I would like to start this post by asserting two things: one, I am a certifiable farmer now, and two, I can never eat again.
In reference to my first point, I spent the last week at a sort of farmer training site, a place called UHDP (which stands for “Upland Holistic Development Project”). UHDP is an organic farming site that works with local farmers to store seeds, educate about sustainable farming practices, and promote a healthier way of living and producing food in Thailand and across the world. It is originally based in Florida, but has locations around the world, and is really cool!!! We spent our first day here exploring the agro-forest, which is a manmade forest that is intended to replicate a natural forest as closely as possible, and learning about the ways in which various plants are used (hint: almost everything has at least one edible part). We also got to chop up banana trees to make pig feed, and pack sticky rice with coconut shavings, molasses and vinegar to make feed for the catfish (because even the fish eat rice in Thailand). We spent a few days learning/doing typical farm work, including weeding, hoeing, harvesting and cleaning and labeling seeds, making and spraying organic pesticides, and creating compost piles using hay, water, and lots of manure (more fun than it sounds).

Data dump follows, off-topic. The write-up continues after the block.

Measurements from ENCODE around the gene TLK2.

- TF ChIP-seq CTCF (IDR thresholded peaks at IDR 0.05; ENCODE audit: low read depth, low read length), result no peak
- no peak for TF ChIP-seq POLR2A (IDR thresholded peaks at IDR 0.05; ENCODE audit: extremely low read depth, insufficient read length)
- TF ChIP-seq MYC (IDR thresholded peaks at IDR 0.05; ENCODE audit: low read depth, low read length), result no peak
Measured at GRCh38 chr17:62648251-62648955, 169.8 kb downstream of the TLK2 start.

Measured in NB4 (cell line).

On our last full day here, we split up into groups and spent the morning gathering materials to make lunch from different parts of the farm. Patty, Jenni, Alex and I were all given the best job: catching catfish! We drained most of the water from the catfish pond, then jumped in with nets to scoop up the bigger catfish. We thought we were done, but little did we know that our job was just getting started. After we carried the bucket containing four kilos of catfish back to the prep area, we had to dump a bunch of salt into the bucket to kill the fish. We covered the top with a lid so we couldn’t actually see it happening, but the loud banging noises coming from inside the bucket were enough to create a fairly strong mental image. Patty and I were then given the task of cutting the heads off the somewhat dead catfish. I say somewhat dead because many a times, we would grab a fish and start cutting only to have it start twitching and thrashing around on the cutting boards. We discovered the best way to get through the experience was to make unfortunate jokes and cut as quickly as possible, encouraging the fish to “swim towards the light” and “the big catfish pond in the sky.” After, we helped Jenni and Alex pull out the fish guts and chop the fish into smaller pieces, then mix them with chopped vegetables and stuff them into bamboo sticks to be cooked over the fire. It was only a somewhat scarring experience, and to be honest, I’m pretty proud of us; we became true women, and even earned Emily’s stamp of approval on our badass cards. And you know what? They actually tasted pretty good.